On October 11th, the National Football League (NFL) community was shocked when news surfaced that Las Vegas Raiders Head Coach Jon Gruden announced his resignation just five weeks into the season. Gruden was one of the most high-profile figures in the NFL over the last 20 years, serving both as a Super Bowl-winning Head Coach and Monday Night Football Commentator. His resignation came after a slew of emails sent by him were made public that included a racial trope, antigay language, and a generally wide range of hurtful and insensitive rhetoric. The news was groundbreaking and hard to fathom for many who had beloved Gruden over the years, but there’s more to the story. The focus has rightfully been exclusively on Gruden and his fall-from-grace. Still, the lens of judgment has failed to focus on the multi-billion-dollar organization that has facilitated such behavior for far too long: the NFL. In the following, we’ll break down the necessary details of the Gruden case and why his resignation was essential. But we’ll also take a look into the NFL and what this case means for an organization that has a lousy track record of failing to support social justice issues, its players, and what’s morally right.
Details of the Case
As tends to be the norm in situations like this, there are many moving parts and details that are perhaps too complex to cover for this piece. With that being said, we must understand the chain of events here to better comprehend the whole picture.
From a public perspective, the Gruden ordeal began on October 8th, just a few days before his resignation. That Friday, The Wall Street Journal published a story revealing that the NFL was investigating Gruden for using a racial trope in a 2011 email to describe the NFLPA Chief DeMaurice Smith. Additionally, WSJ also reported that the NFL had been analyzing over 650,000 emails as part of their investigation that had begun back in June of 2021. The NFL’s investigation was spawned from a separate investigation on the Washington Football Team for workplace misconduct – a perhaps even more disturbing case if you’re unfamiliar.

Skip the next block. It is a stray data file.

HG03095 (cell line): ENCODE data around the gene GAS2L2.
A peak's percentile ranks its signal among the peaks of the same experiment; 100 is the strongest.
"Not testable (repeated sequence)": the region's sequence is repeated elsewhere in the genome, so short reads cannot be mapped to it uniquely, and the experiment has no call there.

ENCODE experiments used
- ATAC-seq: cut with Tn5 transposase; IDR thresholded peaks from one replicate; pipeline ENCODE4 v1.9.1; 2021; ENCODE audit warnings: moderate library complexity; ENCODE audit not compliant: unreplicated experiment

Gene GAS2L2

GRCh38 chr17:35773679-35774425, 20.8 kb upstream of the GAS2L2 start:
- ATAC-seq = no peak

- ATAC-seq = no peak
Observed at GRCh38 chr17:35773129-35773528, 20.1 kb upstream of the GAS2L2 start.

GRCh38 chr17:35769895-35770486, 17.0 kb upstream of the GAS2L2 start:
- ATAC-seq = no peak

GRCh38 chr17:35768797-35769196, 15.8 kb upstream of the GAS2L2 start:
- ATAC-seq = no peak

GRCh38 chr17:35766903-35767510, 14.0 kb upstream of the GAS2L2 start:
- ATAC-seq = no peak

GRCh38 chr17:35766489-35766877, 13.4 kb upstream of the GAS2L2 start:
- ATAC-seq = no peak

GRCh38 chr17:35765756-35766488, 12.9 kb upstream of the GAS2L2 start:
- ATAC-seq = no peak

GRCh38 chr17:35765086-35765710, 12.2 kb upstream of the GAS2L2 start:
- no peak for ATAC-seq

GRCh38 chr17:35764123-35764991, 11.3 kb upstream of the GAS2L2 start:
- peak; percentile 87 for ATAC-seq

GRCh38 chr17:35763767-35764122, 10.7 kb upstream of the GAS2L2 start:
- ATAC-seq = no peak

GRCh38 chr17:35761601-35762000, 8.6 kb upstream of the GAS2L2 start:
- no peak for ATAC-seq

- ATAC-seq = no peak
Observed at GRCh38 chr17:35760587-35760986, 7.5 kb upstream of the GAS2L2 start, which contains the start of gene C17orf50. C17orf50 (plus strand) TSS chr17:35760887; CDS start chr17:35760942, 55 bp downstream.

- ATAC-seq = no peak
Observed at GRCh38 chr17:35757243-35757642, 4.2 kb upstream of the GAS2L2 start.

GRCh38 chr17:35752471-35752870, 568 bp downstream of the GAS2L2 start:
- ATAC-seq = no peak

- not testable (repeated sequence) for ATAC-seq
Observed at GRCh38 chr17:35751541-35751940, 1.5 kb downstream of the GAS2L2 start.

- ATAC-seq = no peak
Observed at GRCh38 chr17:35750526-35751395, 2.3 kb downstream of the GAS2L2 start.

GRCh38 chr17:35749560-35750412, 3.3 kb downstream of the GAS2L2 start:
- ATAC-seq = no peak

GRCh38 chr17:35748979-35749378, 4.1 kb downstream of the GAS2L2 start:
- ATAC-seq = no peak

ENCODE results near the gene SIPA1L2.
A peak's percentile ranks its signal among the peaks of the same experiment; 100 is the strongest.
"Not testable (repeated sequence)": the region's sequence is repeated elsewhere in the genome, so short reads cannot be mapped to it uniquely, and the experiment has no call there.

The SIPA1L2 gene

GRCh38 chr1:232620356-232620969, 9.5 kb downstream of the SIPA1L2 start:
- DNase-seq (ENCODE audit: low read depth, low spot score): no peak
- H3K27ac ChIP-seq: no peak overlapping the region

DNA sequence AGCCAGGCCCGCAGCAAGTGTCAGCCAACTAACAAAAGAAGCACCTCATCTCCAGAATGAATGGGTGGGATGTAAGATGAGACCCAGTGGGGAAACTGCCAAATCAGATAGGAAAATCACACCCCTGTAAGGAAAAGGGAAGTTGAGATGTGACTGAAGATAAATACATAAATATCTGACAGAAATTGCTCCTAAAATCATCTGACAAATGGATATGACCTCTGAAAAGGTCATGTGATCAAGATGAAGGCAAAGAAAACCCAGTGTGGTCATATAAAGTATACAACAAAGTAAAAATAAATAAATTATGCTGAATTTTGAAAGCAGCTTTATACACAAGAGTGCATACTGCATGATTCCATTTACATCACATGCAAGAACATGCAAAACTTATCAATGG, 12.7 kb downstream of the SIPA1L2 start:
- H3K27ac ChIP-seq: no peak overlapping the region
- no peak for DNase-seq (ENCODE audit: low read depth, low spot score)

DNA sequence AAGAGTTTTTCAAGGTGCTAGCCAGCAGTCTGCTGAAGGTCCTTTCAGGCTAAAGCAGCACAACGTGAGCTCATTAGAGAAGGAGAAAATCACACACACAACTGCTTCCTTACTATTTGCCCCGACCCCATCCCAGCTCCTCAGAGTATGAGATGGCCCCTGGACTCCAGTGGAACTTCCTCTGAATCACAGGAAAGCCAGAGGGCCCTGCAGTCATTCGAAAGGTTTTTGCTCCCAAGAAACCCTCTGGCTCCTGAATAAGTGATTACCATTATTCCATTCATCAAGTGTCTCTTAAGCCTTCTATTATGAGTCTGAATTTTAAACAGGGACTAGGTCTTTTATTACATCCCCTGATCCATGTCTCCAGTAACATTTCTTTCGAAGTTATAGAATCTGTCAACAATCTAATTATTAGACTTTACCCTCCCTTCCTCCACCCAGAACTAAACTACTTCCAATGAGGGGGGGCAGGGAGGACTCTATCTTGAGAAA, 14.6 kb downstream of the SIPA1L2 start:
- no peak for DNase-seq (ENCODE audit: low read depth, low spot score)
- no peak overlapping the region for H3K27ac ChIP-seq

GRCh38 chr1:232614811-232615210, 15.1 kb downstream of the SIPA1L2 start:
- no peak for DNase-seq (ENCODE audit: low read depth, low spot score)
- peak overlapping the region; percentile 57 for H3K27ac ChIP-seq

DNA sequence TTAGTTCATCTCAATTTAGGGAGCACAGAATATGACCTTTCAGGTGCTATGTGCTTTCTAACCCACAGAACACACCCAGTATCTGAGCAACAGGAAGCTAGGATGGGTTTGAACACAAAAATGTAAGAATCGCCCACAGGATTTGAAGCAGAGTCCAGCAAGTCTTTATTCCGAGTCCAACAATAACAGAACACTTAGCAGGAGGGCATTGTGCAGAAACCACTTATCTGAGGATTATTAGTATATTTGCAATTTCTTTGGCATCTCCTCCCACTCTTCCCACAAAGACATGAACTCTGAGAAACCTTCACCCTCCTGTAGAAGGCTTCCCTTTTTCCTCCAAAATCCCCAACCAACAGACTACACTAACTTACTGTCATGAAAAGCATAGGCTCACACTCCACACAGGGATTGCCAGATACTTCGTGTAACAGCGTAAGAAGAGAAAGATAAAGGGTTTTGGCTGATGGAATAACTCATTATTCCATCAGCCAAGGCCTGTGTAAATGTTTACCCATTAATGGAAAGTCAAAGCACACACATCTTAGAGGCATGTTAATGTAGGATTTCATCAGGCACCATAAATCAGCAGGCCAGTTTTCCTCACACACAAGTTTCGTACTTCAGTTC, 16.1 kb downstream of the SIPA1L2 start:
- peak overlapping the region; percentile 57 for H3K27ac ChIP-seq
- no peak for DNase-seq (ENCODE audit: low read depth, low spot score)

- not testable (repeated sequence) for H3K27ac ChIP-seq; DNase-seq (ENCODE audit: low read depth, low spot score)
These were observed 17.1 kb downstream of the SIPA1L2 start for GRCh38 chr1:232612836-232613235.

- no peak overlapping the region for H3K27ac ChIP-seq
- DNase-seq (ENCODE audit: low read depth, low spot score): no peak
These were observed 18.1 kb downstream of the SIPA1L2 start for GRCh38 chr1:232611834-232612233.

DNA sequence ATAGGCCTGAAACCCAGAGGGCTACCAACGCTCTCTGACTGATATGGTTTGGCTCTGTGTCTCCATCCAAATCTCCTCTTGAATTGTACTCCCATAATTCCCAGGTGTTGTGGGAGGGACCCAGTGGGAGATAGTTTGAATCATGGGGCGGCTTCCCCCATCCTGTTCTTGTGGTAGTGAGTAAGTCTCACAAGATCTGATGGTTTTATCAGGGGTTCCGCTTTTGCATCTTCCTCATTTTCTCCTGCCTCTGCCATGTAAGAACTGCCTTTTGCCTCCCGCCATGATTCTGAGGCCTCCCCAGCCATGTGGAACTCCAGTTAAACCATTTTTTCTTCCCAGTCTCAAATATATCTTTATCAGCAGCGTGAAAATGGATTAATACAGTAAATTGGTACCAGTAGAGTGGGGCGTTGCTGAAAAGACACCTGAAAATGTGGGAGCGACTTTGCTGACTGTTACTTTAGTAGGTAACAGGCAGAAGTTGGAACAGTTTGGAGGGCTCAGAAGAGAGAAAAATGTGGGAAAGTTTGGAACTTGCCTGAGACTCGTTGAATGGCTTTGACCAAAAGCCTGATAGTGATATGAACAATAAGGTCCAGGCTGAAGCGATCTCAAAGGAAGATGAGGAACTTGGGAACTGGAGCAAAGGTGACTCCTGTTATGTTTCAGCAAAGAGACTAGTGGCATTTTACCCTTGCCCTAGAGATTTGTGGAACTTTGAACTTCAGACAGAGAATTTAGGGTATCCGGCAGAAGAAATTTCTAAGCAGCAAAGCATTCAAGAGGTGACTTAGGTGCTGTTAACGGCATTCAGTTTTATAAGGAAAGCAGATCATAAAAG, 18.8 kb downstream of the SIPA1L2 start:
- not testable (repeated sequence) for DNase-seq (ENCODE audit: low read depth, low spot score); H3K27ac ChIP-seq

In part of the NFL’s investigation, they came across the initial email in question, sent to then Washington Team President Bruce Allen. At this point, the NFL stated that the investigation had been launched under NFL Commissioner Roger Goodell’s direction. Goodell had then received a summary of the inquiry earlier in the week the story was published. The NFL also stated that it was sharing emails related to Gruden to the Las Vegas Raiders, who then employed him as their Head Coach.
The WSJ story broke headlines and sent a shockwave throughout the league. Many instantly began calling for Gruden’s resignation and action from the NFL. However, the NFL simply stated at the time that it was reviewing Gruden’s status for potential discipline. Gruden went on to coach his team’s game that Sunday, and it seemed as if a suspension, at best, was looming in the near future for Gruden. But then Monday came around.
On October 11th, The New York Times reported that Gruden was cited using anti-transgender, antigay, and much more offensive language in additional email correspondence with Bruce Allen for several years. Once again, the story shook up the league, and it seemed inevitable that Gruden would not escape this one. By the end of the day, Gruden met with the owner of the Las Vegas Raiders and would shortly thereafter announce his resignation as Head Coach.
A Word on Gruden